- Quantum Computing Market Worth 495.3 Million USD by 2023 | 08 ... - Markets Insider - August 10th, 2017
- China uses a quantum satellite to transmit potentially unhackable data - CNBC - August 10th, 2017
- Why you might trust a quantum computer with secretseven over ... - Phys.Org - July 12th, 2017
- Quantum-computer node uses two different ion species - physicsworld.com - July 10th, 2017
- Quantum Computers vs Bitcoin How Worried Should We Be? - The Merkle - July 10th, 2017
- Quantum cheques could be a forgery-free way to move money - New Scientist - July 10th, 2017
- Technique for measuring and controlling electron state is a ... - UCLA Newsroom - July 9th, 2017
- Quantum Computers Made Even More Powerful with New microchip generating 'Qudits' - TrendinTech - July 8th, 2017
- Quantum Computing Record Broken - Wall Street Pit - July 8th, 2017
- Alkermes and IBM's quantum computing. Who'll be the big winner? Malcolm Berko - Durham Herald Sun - July 6th, 2017
- Qudits: The Real Future of Quantum Computing? - IEEE Spectrum - IEEE Spectrum - July 1st, 2017
- Google to Achieve "Supremacy" in Quantum Computing by the End of 2017 - Big Think - July 1st, 2017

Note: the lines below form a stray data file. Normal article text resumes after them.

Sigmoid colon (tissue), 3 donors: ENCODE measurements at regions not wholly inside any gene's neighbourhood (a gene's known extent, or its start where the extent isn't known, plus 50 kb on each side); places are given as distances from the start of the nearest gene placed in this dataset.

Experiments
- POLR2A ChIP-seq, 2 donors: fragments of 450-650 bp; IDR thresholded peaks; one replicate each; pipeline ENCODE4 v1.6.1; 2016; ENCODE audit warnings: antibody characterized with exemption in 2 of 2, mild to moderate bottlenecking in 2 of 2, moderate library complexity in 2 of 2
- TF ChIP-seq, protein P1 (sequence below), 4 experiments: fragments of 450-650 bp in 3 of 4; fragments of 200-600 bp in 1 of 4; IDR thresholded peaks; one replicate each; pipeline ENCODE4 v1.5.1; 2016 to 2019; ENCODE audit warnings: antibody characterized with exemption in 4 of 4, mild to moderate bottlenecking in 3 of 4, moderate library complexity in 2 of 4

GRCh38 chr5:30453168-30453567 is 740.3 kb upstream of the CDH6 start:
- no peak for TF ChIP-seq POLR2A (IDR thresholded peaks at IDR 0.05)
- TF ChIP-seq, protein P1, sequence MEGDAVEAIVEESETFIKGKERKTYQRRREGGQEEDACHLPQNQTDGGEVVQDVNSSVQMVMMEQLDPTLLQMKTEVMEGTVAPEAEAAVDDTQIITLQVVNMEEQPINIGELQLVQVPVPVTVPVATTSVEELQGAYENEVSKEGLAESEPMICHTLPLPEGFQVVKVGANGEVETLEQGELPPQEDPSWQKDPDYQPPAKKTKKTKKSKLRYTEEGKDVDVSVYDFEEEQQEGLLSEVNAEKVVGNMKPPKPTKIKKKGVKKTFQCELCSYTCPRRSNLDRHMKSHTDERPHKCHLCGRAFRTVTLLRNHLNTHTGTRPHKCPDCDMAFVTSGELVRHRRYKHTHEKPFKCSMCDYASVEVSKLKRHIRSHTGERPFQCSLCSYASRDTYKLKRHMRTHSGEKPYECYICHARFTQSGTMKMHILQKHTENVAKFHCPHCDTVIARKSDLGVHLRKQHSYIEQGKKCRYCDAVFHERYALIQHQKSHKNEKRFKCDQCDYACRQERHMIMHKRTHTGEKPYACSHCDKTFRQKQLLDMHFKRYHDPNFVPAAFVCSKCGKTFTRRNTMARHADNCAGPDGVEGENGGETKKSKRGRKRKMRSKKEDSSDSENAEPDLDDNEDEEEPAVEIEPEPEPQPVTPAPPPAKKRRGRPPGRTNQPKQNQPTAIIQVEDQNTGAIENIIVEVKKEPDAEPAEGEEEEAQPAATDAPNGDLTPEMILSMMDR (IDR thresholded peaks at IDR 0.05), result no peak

- Quantum Computing Becomes More Accessible - Scientific American - July 1st, 2017
- Tektronix AWG Pulls Test into Era of Quantum Computing - Electronic Design - June 2nd, 2017
- Toward mass-producible quantum computers | MIT News - MIT News - June 2nd, 2017
- Purdue, Microsoft Partner On Quantum Computing Research | WBAA - WBAA - June 2nd, 2017
- IBM boosts power of quantum computing processors as it lays ... - www.computing.co.uk - May 22nd, 2017
- IBM makes leap in quantum computing power - ITworld - May 22nd, 2017
- The Bizarre Quantum Test That Could Keep Your Data Secure - WIRED - May 18th, 2017
- Molecular magnets closer to application in quantum computing - Next Big Future - May 15th, 2017
- Inside Microsoft's 'soup to nuts' quantum computing ramp-up - Computerworld Australia - April 29th, 2017
- Quantum computing is about to disrupt the government contracts market - Bloomberg Government (blog) - April 22nd, 2017
- Scientists: We Have Detected the Existence of a Fundamentally New State of Matter - Futurism - April 22nd, 2017
- What Sorts Of Problems Are Quantum Computers Good For? - Forbes - April 22nd, 2017
- quantum computing - WIRED UK - April 22nd, 2017
- What is Quantum Computing? Webopedia Definition - March 18th, 2017
- Here Is Everything You Need to Know About Quantum Computers - Interesting Engineering - March 18th, 2017
- Quantum Computing Market Forecast 2017-2022 | Market ... - March 18th, 2017
- Mathematician breaks down how to defend against quantum ... - Phys.Org - February 28th, 2017